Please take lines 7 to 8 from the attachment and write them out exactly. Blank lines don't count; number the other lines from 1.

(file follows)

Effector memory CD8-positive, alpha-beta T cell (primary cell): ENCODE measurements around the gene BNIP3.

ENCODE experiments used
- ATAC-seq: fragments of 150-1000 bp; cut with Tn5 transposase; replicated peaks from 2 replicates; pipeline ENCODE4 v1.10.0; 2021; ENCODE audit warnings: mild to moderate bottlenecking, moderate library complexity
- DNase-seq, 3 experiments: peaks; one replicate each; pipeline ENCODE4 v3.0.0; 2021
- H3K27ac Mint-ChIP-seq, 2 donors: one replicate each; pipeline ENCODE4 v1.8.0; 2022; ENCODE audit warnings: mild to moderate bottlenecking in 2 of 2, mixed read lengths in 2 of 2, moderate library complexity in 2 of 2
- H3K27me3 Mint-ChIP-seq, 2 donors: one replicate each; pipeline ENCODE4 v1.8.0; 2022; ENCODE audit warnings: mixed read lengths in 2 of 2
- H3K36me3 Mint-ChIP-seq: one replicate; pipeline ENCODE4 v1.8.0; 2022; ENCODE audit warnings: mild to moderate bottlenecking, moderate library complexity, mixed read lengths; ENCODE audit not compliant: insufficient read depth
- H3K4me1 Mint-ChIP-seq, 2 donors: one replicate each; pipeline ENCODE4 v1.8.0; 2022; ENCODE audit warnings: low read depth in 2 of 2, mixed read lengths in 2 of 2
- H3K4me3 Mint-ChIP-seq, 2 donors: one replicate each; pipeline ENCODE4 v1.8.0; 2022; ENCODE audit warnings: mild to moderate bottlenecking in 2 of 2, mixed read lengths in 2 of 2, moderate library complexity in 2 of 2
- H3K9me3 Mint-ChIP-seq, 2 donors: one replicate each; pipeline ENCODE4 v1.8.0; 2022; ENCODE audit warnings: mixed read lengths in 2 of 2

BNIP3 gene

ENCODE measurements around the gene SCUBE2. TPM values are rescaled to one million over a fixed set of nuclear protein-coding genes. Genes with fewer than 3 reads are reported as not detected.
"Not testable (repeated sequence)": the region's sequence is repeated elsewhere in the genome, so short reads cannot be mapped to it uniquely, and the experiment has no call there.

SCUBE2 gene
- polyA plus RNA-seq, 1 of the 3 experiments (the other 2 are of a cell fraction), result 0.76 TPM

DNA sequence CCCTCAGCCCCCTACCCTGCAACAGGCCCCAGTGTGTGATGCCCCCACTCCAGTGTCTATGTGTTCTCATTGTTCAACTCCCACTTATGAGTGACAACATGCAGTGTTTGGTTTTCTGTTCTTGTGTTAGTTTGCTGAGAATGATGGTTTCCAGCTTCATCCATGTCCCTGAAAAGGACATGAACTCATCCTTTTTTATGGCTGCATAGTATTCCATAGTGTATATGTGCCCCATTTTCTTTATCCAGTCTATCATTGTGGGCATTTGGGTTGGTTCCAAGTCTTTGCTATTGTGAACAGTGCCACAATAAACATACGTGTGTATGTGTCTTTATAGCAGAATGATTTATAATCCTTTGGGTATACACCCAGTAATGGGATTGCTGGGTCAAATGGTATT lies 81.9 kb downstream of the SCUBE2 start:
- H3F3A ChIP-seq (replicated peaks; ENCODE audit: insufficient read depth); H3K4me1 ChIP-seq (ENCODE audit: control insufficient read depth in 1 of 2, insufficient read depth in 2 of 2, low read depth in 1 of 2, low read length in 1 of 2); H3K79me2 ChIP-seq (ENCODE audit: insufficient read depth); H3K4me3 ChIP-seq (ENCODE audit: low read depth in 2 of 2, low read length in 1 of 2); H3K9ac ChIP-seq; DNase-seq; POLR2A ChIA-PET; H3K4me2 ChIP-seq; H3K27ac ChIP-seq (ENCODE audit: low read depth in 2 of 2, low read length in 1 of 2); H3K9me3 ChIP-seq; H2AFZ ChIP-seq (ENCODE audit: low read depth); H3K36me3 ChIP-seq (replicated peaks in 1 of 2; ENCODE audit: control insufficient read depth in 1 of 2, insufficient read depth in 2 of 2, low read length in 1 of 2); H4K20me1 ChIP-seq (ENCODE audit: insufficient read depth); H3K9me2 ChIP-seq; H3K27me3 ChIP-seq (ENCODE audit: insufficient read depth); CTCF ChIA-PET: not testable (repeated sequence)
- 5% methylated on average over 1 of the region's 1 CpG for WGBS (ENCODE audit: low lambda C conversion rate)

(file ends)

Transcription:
- H3K36me3 Mint-ChIP-seq: one replicate; pipeline ENCODE4 v1.8.0; 2022; ENCODE audit warnings: mild to moderate bottlenecking, moderate library complexity, mixed read lengths; ENCODE audit not compliant: insufficient read depth
- H3K4me1 Mint-ChIP-seq, 2 donors: one replicate each; pipeline ENCODE4 v1.8.0; 2022; ENCODE audit warnings: low read depth in 2 of 2, mixed read lengths in 2 of 2